David dipped the thermometer off the end of the (submerged) dock, and the lake is 15 degrees. Chilly still... but it did not deter someone from being out there on waterskiis. That's too risky for us -- there is a lot of debris in the lake still, and 15 degrees is still cold when you land in the middle of it.
With no docks, we make do. Brian had the boat "beached" at Anchor cottage. Dave and I took it for a spin -- we wanted to check the bay for debris, logs that float just below the surface. Brian wanted to go flying, and while he spends most of the time in the air when he flies, there is that pesky bit at both ends of the flight when he is on the water, and the water needs to be open.
We were also on a mission -- which will unfold.
Taffy came along (yes, she wears a life jacket, or as she calls it a PFD: poodle flotation device). We found a pair of mallard drakes...
Taffy was in heaven - she can smell Summer on the breeze and made the most of it.
The colours in the sky and the lake were lovely. Dave took me along the shoreline as well to look at the damage to some of the docks in Haystack Bay from the ice. On the whole, the bay survived pretty well. The ice moved to the northwest side of the bay (along Port Cunnington Road) and that's where the damage seems to be.
Every year I make a point of snooping about in certain areas, trying to track the elusive goose to her nest. More often than not, the goose succeeds in keeping it hidden from me. But today -- oh wow -- we found the gander standing guard...
Looking up, we saw the goose up on the shoreline. A goose on land is quite possibly a goose on a nest...
We snuck ashore, very carefully, very quietly... and found this nest. And no, we are not telling you where it is. The property belongs to friends of ours, and we have snooped about on that bit of terrain since we were small kids. Admire how beautifully she has crafted the nest, and lined it with breast feathers.
And admire the geese. We all get annoyed with them, when they foul the beaches and docks, and with very good reason. Don't feed them, folks. Don't encourage them to stick around your docks. But you have to admit they are a strikingly beautiful bird.
One of the boathouses that got hit hard by the ice this year made me especially sad. This boathouse, once upon a time, belonged to Major James Halliday Rattray. Those of you who live near the Credit Valley Conservation Area will be familiar with the Rattray Marsh Conservation Area, located on his former estate. Up here, he vacationed at his beloved cottage until his death in 1959. My father, Paul, was the caretaker for the property for Major Rattray, and they were good friends. I have a faint for fond memory of being at his estate in Mississauga, and getting to ride a pony there... but I digress. This cottage was the summer home for the Major, and his guests.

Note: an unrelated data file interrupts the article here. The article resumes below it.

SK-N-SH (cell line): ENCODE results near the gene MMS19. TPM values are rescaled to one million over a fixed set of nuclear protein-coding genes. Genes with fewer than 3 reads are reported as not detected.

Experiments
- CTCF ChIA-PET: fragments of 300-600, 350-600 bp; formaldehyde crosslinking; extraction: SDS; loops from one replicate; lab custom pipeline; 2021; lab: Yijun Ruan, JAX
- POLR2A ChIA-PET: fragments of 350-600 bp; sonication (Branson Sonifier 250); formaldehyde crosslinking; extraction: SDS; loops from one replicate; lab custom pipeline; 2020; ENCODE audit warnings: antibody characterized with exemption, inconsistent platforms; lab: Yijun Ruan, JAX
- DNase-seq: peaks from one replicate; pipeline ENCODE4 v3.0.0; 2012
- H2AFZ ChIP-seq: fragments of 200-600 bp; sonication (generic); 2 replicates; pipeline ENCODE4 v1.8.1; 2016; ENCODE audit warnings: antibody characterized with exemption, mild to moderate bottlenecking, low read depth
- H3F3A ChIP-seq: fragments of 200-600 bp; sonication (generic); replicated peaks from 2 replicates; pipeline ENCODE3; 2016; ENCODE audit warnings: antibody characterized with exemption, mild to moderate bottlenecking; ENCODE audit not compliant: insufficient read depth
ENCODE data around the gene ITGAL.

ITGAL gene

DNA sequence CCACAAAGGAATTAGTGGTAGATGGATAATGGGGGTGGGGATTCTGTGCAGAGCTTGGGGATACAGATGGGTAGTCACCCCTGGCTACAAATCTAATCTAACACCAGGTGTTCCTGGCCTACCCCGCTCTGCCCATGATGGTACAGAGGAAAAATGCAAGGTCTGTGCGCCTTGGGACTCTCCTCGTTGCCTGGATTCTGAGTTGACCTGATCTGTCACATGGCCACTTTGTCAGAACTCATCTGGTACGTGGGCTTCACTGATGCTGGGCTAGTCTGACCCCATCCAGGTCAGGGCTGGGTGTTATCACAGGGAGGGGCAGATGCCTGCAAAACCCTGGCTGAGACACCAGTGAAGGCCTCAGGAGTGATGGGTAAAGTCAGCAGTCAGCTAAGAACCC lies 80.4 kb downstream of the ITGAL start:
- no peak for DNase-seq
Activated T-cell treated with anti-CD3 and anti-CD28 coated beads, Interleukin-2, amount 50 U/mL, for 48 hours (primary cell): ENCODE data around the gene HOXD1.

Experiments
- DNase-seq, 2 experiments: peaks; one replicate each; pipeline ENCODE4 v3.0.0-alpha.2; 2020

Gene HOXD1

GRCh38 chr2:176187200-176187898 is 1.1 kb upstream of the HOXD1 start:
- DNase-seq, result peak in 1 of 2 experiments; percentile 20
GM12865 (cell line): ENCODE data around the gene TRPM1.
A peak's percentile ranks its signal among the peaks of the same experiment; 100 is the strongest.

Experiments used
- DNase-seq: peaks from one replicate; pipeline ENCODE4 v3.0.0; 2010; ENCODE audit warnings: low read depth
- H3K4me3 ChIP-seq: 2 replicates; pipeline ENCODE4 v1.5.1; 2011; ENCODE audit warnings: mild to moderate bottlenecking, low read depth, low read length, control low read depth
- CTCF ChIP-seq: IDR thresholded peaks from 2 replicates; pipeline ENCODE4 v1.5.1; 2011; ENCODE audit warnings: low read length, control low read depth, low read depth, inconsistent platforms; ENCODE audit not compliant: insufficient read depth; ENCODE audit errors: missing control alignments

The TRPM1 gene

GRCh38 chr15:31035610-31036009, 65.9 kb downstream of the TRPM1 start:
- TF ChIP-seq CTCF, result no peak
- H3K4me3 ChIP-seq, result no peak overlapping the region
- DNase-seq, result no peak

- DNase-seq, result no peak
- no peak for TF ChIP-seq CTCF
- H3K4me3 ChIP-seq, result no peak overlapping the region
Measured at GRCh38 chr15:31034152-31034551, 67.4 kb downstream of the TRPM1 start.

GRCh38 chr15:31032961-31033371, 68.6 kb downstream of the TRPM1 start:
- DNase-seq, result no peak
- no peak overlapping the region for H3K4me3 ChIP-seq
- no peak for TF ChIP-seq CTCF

A great supporter of the arts and politics, he frequently had intereesting vistors. Shortly after World War Two, the cottage hosted Grand Duchess Olga Alexandrov of Russia for a summer season. When Major Rattray was unexpectly called back to the city, it was felt 'improper' for the Grand Duchess to remain in the empty house with just the cook and houseboy... so Major Rattray asked Paul if she could stay with him at Bondi Farm for a week. Also in residence at Bondi at that time was Paul's mother, Elizabeth, and his new fiance, Rosemary Hannah Buck.
My mom told us of the Duchess going out for the day with her paints and coming back at the end of the day for dinner with lovely paintings of flowers. The Last Duchess, as she was known, was famous for her artwork, and some of her paintings hang in very esteemed collection, including with the Queen of England. They are very valuable, and for years I used to comb through our attic, hoping I would find, squirreled away, a sheet of watercolour with flowers splashed across it. No such luck.
My mother also confided, many years later, that when the Duchess came to stay in the farmhouse, there weren't enough bedrooms. She of course had to have the grandest room... which meant everyone else had to swap about. "and that," my beloved and very proper English mother told me, when she was 81, "is when I moved in with your Father." So I have a truly soft spot for the Grand Duchess, and for Major Rattray (who is interred on the property in a columbarium, along with his dog Sam). And for this old iconic boathouse.